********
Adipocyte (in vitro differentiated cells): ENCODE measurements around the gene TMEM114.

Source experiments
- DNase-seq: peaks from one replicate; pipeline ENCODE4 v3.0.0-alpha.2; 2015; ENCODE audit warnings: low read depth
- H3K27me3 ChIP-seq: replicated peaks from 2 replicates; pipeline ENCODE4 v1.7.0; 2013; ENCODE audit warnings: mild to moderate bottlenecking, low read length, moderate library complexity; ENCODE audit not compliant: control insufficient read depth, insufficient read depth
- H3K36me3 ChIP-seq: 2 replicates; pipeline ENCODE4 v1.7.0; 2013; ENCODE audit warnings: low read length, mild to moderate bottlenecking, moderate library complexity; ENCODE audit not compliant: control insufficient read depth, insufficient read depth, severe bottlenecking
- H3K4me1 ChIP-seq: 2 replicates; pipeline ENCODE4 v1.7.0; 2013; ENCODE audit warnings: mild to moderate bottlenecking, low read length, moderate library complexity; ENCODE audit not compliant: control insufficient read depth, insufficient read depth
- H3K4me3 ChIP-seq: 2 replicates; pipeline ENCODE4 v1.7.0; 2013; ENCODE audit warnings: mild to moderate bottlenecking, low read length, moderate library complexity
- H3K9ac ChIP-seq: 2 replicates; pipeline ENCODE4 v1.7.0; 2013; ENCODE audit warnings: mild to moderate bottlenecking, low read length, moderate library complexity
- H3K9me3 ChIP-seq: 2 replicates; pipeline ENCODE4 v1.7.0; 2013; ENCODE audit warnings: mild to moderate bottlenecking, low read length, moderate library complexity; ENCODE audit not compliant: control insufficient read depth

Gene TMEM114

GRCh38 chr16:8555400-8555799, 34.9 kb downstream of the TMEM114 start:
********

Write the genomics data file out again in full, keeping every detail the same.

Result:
Adipocyte (in vitro differentiated cells): ENCODE measurements around the gene TMEM114.

Source experiments
- DNase-seq: peaks from one replicate; pipeline ENCODE4 v3.0.0-alpha.2; 2015; ENCODE audit warnings: low read depth
- H3K27me3 ChIP-seq: replicated peaks from 2 replicates; pipeline ENCODE4 v1.7.0; 2013; ENCODE audit warnings: mild to moderate bottlenecking, low read length, moderate library complexity; ENCODE audit not compliant: control insufficient read depth, insufficient read depth
- H3K36me3 ChIP-seq: 2 replicates; pipeline ENCODE4 v1.7.0; 2013; ENCODE audit warnings: low read length, mild to moderate bottlenecking, moderate library complexity; ENCODE audit not compliant: control insufficient read depth, insufficient read depth, severe bottlenecking
- H3K4me1 ChIP-seq: 2 replicates; pipeline ENCODE4 v1.7.0; 2013; ENCODE audit warnings: mild to moderate bottlenecking, low read length, moderate library complexity; ENCODE audit not compliant: control insufficient read depth, insufficient read depth
- H3K4me3 ChIP-seq: 2 replicates; pipeline ENCODE4 v1.7.0; 2013; ENCODE audit warnings: mild to moderate bottlenecking, low read length, moderate library complexity
- H3K9ac ChIP-seq: 2 replicates; pipeline ENCODE4 v1.7.0; 2013; ENCODE audit warnings: mild to moderate bottlenecking, low read length, moderate library complexity
- H3K9me3 ChIP-seq: 2 replicates; pipeline ENCODE4 v1.7.0; 2013; ENCODE audit warnings: mild to moderate bottlenecking, low read length, moderate library complexity; ENCODE audit not compliant: control insufficient read depth

Gene TMEM114

GRCh38 chr16:8555400-8555799, 34.9 kb downstream of the TMEM114 start: